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Top Ten Tips To Avoid Speeding


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Title: Top Ten Tips To Avoid Speeding

Top Ten Tips To Avoid Speeding
  • Presented by

The Dangers of Speed
28 of fatal collisions 900 deaths per year
18 of serious collisions 5,600 serious injuries per year
12 of all collisions 33,500 injuries per year
  • 2/3 crashes on 30 mph roads.
  • At 30 mph car travels 44 feet per second
  • At 35 mph extra stopping distance is 21 feet

The Dangers of Speed
  • Hit by a car at 20 mph, 1 out of 40 pedestrian
    will be killed - 97 will survive
  • Hit by a car at 30 mph, 2 out of 10 pedestrians
    will be killed - 80 will survive
  • Hit by a car at 35 mph, 5 out of 10 pedestrians
    will be killed - 50 will survive
  • Hit by a car at 40 mph, 9 out of 10 pedestrians
    will be killed - 10 will survive

Keeping to the Speed Limit
  • Modern cars are so powerful and comfortable they
    give drivers little sensation of their speed.
  • It is too easy to creep above the limit.
  • There are simple and practical things drivers can
    do to help stick below the limit.
  • RoSPA have developed these 10 tips for drivers
    who unintentionally exceed the speed limit, often
    without realising it.

1) Check your speed frequently
  • The only way to be sure of your speed, and to
    check you have reduced to an appropriate speed
    (even if it feels slow) is to check the cars
    speedometer regularly.
  • This is particularly true when coming onto a
    lower speed road after driving on a high speed
    road for a long period.

2) Know the limits, look for signs
  • You need to know the speed limit of the roads you
    are using. Far too many drivers who have been
    caught speeding, complain that they thought the
    road had a higher speed limit (40 mph instead of
    30 mph).
  • If you are not sure, assume the limit is lower
    until you see a sign.

3) Assume lamp posts mean 30mph
  • When driving on built-up roads, assume the limit
    is 30 mph until you see a sign saying otherwise.
  • Remember the limit could be lower 20 mph.

4) Speed limits are a maximum
  • Speed limits set the maximum speed for that road.
    However, there are many circumstances when it is
    not safe to drive at that speed.
  • Examples of situations where drivers should drive
    at lower speeds than the limits are

Around schools
At roadworks
On rural roads where visibility is restricted
Where parked vehicles reduce the width of the road
On busy, narrow roads
In poor weather or wet roads
5) 20s plenty when kids are about
  • In 2005, 141 children were killed on the road,
    and 28,126 were injured.
  • In other words, around 80 children are injured on
    the roads every day.
  • Childrens awareness of the dangers of traffic is
    much lower than that of adults.
  • It is our responsibility to drive in a way that
    enables us to cope with mistakes and
    misjudgements made by children.

6) Try no higher than 3rd gear in a 30 mph limit
  • It is easier to notice if you are creeping above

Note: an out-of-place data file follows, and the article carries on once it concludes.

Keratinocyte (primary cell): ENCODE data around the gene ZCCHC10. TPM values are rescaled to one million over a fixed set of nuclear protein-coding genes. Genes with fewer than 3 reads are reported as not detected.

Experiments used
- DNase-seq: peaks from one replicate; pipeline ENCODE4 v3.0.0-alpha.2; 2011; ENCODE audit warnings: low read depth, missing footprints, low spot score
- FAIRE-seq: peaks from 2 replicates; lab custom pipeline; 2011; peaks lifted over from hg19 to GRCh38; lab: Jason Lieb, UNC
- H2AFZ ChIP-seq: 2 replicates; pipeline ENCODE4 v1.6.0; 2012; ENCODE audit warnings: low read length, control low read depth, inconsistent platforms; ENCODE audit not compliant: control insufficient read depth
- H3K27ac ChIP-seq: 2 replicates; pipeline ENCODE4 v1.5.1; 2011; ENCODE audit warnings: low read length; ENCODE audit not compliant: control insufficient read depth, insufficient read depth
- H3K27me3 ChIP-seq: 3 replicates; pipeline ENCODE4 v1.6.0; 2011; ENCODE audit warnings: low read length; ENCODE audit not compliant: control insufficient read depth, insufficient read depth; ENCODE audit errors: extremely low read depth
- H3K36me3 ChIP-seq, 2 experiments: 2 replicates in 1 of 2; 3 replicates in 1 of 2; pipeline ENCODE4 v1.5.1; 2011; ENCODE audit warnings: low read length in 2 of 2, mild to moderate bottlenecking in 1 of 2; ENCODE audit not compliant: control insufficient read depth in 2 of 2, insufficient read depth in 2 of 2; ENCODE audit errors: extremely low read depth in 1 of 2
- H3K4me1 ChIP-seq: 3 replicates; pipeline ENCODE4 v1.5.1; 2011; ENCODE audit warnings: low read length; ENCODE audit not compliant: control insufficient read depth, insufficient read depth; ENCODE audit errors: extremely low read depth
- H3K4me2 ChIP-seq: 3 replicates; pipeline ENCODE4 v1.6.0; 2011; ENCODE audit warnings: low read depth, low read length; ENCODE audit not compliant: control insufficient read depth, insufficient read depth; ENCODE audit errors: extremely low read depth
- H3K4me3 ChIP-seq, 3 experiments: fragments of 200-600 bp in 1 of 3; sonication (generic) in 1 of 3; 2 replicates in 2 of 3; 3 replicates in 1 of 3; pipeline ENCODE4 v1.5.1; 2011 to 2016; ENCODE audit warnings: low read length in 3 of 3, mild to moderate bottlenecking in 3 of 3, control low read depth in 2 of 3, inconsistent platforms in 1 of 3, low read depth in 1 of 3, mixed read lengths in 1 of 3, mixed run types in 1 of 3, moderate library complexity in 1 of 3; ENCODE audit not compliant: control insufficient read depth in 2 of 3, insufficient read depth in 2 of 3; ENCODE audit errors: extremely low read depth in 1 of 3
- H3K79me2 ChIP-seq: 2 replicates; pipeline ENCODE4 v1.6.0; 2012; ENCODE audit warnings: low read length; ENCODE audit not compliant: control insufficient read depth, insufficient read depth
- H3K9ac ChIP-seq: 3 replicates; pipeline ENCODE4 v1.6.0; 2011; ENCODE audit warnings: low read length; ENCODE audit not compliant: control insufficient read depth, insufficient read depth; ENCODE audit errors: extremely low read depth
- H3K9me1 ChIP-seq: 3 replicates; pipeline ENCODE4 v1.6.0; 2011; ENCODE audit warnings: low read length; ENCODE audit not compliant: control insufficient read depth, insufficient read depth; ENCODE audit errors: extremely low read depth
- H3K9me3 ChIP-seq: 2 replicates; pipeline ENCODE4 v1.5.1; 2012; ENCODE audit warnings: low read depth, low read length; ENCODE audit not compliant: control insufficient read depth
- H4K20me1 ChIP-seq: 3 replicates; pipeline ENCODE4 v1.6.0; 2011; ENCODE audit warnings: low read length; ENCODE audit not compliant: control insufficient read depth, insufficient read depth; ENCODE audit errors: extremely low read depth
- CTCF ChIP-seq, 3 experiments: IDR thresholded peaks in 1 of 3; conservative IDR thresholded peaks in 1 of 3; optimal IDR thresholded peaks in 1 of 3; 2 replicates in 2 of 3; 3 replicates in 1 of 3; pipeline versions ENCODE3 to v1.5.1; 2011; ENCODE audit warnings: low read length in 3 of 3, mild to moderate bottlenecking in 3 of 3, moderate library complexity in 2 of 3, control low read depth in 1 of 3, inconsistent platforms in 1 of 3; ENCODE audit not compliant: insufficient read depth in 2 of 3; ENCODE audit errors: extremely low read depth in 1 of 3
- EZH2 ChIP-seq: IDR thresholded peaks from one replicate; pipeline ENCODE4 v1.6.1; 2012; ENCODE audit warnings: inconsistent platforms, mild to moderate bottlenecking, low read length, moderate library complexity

30 mph when travelling in 3rd gear.
  • This can act as a warning to reduce your speed.
  • If you can comfortably travel at 30 mph in 3rd
    gear without feeling that the engine is laboured,
    adopt no higher than 3rd in 30 mph as a

7) Recognise what makes you speed
  • We all have our speed triggers things that
    make us more likely to speed up and perhaps
    exceed the limit unintentionally.
  • This could be feeling pressurised into keeping up
    with other drivers, or feeling stressed by a
    driver too close behind.
  • Learning to recognise your own speed triggers
    will make it easier to avoid being pushed into

8) Concentrate distracted drivers speed
  • Although it is a familiar everyday task, driving
    is actually a very complex thing.
  • Distracted drivers find it much more difficult to
    maintain their awareness of whats happening on
    the road around them, and are more likely to
  • Using a mobile phone while driving is a classic
    example of this.

9) Slow down when entering villages
  • Villages are in rural areas and normally
    surrounded by roads with 60 mph limits. But, of
    course, in the village itself there are
    pedestrians, cyclists, junctions, slow-moving
  • Begin to slow down as you see the speed limit
    sign ahead so that you have already reduced your
    speed to 30 mph by the time reach the speed limit

10) Give yourself time - plan your journey
  • Knowing that you have plenty of time to complete
    your journey will help you to relax and avoid the
    temptation to push your speed.
  • Exceeding the speed limit makes little difference
    to your arrival time, especially in urban areas.
    The time it takes to complete a journey is
    determined much more by your average speed during
    the whole journey, rather than the maximum speed
    you achieve for part of it.

Refresh your skills
  • Most of us take professional lessons when
    learning to drive, but very few of us take any
    training after passing the Driving Test.
  • We all develop our own driving style and bad
    habits over time, and many of us would fail the
    Driving Test if we retook it today. We would all
    benefit from refresher training every few years
    to review and update our driving skills and

  • Its not easy to consistently stay within speed
  • Practical tips for drivers who want help to make
    it easier to stay within the speed limit.

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